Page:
II. Releases of Records Impounded Under Kyl-Lott Program
National Archives, Records of the Department of State, Record Group 59 (RG 59), Records of the Multilateral Force Negotiating Team, 1961-1965, box 7, Paris Conference Papers
President John F. Kennedy highlighted his deep concern about nuclear proliferation and European stability in this discussion with NATO Secretary General Dirk Stikker about the state of the alliance. The full memorandum of conversation indicated that one of their shared concerns was the possibility that West Germany would seek an independent nuclear weapons capability, for which Stikker saw “real indications.” Stikker told Kennedy that he “personally” believed that the Soviet Unions would see such a development as a “casus belli.” When Kennedy asked whether the Germans understood the risks, Stikker said he thought they did, but “felt there may be no other way out.” Later in the conversation, Kennedy observed that that he and Stikker had the same goal: to “prevent the development of a demand for an independent national nuclear capability by the Federal [German] Government.” Their suspicions of West Germany were exaggerated, if deeply felt; while West German officials wanted to be integrally involved in alliance decisions on nuclear weapons, no evidence has emerged suggesting that they sought independent control of them.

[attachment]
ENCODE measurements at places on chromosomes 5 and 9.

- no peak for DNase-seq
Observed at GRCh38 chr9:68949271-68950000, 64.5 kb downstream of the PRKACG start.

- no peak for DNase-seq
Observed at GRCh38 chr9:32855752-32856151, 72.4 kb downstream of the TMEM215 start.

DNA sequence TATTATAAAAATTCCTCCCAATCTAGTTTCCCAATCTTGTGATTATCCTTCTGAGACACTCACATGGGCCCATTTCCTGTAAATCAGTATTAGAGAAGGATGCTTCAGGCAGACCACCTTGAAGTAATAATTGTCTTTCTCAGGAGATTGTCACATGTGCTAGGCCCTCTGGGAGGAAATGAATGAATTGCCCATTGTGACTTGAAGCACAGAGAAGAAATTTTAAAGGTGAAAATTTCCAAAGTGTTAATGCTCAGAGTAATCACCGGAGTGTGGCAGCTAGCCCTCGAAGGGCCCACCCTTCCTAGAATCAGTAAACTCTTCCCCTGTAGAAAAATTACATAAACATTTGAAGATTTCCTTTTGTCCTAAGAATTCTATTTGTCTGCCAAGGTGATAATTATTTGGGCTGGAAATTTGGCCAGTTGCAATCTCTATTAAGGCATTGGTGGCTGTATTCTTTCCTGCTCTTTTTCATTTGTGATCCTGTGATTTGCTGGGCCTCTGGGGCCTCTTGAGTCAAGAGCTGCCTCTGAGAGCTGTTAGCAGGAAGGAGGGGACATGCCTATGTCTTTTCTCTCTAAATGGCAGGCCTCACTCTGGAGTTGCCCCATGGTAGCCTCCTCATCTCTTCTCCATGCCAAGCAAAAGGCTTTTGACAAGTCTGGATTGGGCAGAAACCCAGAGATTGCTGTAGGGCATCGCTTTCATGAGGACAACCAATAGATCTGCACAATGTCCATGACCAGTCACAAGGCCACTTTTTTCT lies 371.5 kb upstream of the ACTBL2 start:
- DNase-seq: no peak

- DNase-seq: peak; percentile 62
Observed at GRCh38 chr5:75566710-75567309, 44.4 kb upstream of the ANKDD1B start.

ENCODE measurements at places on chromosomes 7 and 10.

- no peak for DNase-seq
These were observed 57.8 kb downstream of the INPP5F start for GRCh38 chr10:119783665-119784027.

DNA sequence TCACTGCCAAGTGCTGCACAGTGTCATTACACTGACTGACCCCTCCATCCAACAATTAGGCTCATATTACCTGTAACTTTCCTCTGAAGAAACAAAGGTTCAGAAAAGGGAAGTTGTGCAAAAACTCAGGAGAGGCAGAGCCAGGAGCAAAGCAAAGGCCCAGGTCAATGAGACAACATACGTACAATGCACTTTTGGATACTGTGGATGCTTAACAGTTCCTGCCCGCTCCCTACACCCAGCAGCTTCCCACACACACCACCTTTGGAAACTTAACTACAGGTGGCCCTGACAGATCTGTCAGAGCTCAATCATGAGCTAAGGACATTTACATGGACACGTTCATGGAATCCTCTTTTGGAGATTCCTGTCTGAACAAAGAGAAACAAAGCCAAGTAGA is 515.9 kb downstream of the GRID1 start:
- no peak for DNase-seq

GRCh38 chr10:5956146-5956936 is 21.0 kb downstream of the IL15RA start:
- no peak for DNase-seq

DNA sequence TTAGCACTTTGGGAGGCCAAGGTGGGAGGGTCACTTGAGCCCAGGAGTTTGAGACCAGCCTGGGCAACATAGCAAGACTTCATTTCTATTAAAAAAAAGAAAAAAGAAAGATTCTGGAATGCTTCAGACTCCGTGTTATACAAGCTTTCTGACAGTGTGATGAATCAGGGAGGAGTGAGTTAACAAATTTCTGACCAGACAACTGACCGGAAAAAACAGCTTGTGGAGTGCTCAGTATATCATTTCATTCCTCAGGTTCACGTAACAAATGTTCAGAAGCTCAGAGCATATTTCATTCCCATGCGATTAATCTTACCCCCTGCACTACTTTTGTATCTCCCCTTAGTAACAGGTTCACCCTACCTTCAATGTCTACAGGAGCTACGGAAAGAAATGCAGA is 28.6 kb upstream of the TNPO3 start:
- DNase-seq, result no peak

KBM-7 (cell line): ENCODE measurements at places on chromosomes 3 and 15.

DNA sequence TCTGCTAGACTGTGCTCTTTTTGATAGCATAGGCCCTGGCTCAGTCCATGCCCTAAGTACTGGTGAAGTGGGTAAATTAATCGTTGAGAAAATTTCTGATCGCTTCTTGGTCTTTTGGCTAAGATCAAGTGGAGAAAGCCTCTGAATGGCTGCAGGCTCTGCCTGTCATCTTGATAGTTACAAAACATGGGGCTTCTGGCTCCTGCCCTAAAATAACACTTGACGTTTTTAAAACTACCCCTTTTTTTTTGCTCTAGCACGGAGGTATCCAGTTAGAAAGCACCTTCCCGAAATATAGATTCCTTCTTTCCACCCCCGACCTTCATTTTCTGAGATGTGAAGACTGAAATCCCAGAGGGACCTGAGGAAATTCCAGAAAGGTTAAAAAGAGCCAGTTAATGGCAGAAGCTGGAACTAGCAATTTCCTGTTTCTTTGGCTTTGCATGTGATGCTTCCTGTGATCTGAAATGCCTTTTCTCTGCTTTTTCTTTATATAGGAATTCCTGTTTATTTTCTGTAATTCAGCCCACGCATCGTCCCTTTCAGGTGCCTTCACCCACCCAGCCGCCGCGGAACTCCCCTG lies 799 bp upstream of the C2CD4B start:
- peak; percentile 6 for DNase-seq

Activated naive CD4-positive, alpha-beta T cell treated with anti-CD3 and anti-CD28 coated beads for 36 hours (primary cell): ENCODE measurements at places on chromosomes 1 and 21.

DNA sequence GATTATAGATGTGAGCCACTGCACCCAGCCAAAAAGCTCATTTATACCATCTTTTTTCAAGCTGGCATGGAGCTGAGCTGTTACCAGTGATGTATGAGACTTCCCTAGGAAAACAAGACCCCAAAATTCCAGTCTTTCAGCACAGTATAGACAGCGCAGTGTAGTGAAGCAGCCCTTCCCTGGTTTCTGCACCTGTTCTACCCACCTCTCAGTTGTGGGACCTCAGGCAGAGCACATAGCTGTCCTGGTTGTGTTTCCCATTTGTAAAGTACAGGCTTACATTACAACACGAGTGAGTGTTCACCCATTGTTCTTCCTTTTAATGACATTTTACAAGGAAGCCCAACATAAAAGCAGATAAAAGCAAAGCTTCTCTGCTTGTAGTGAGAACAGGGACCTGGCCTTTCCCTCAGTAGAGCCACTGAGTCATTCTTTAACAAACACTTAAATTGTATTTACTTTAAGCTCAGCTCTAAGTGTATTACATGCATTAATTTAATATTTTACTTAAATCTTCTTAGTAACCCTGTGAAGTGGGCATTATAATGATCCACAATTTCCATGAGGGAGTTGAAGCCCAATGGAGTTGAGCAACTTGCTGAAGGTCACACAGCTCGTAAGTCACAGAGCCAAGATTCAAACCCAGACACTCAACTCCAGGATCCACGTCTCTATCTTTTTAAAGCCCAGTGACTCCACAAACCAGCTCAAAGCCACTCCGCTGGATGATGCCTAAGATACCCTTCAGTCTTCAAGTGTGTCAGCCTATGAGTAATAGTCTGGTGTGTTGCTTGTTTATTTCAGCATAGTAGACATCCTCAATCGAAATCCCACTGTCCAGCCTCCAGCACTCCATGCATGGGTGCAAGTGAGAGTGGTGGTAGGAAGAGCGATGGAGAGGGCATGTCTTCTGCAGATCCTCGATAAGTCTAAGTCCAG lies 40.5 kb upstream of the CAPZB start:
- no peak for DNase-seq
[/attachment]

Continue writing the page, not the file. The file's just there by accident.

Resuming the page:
That the German nuclear issue was a highly sensitive one for years after February 1962 is reflected in the excised version of this memcon that was published in the Foreign Relations of the United States series in 1994; State Department reviewers deleted several passages on Germany and related matters. Several years later, the same memcon was released in full at NARA in a collection of records on the multilateral force negotiations, but, as noted earlier, a Kyl-Lott review early in the 2000s locked it up for years.
National Archives, Records of the Department of State, Record Group 59 (RG 59), Records of the Multilateral Force Negotiating Team, 1961-1965, box 1, Briefing Book - Dictabelts from Ambassador Gerard Smith, Feb. 62-March 63